The Health Benefits of Vitamin D

The Health Benefits of Vitamin D

Introduction & Biological Role

Vitamin D is a fat soluble vitamin that has the unique property of being synthesized by the human body. It plays an important role in electrolyte metabolism and balance in our bodies and I will attempt to summarize that for you here.

Dietary vitamin D is absorbed in the small intestine, then transferred to the liver where the body modifies it for use. The kidneys also play a role in maintaining appropriate levels. Vitamin D has different names based on where in the body it is currently being metabolized; eg cholecalciferol, ergocalciferol and calcitriol. For most people, the type of vitamin D called ‘cholecalciferol’ is the one you want to supplement with. If you have kidney or liver disease, talk to your doctor to make sure you’re taking the appropriate form of the vitamin.

The function of vitamin D is to regulate calcium and phosphorus levels in the body. When blood levels of calcium are low, the body ramps up the activity of vitamin D to increase calcium absorption in the gut and calcium retention in the kidneys. Parathyroid hormone is a parallel factor in this regulatory process.

Vitamin D Supplements

The following are benefits and protective effects of Vitamin D

  1. Depression: deficiency in vitamin D has been associated with an increased risk of depression, therapeutic levels appear to reduce that risk.

  2. Multiple Sclerosis: May have a protective effect against Multiple Sclerosis, the development of which is closely linked to sun exposure and distance from the equator.

  3. Alzheimer’s Disease: Vitamin D levels in the normal range appear to reduce the risk of developing the disease.

  4. Parkinson’s Disease: Vitamin D levels in the normal range appear to reduce the risk of developing the disease.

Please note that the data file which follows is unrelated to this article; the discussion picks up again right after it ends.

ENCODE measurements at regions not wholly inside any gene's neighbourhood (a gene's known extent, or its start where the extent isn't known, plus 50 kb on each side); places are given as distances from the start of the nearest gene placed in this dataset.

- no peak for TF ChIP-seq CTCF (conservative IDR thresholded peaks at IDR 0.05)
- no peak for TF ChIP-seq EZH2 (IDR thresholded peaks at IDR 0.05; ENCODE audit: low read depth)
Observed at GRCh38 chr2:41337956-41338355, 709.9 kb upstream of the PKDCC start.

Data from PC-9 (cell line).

5. Sleep quality: Deficiency may impact quality of sleep, although this has not been consistently proven in studies.

  6. Overall mortality: Vitamin D supplementation is associated with an overall reduced risk of death. This is especially true in persons over the age of 60.

  7. Cancer: There is an inverse correlation between breast cancer and vitamin D deficiency. That is to say that the risk of developing breast cancer goes up as your bodies vitamin D stores decrease. This also appears to be true with colon, prostate, pancreatic, and ovarian cancer as well.

  8. Heart Health: Therapeutic levels of vitamin D may help control blood pressure, reduced hypertrophy (excess growth) of cardiac tissue and reduced atherosclerosis.

  9. Lung health: Individuals with normal vitamin D levels appear to have reduced incidence of asthma and respiratory disease. It may be protective against the effects of smoking.

  10. Diabetes: Deficiency appears to increase the risk of developing insulin resistance and diabetes.

  11. Testosterone: Increases in vitamin D are associated with increased testosterone

Exercise and Performance Enhancement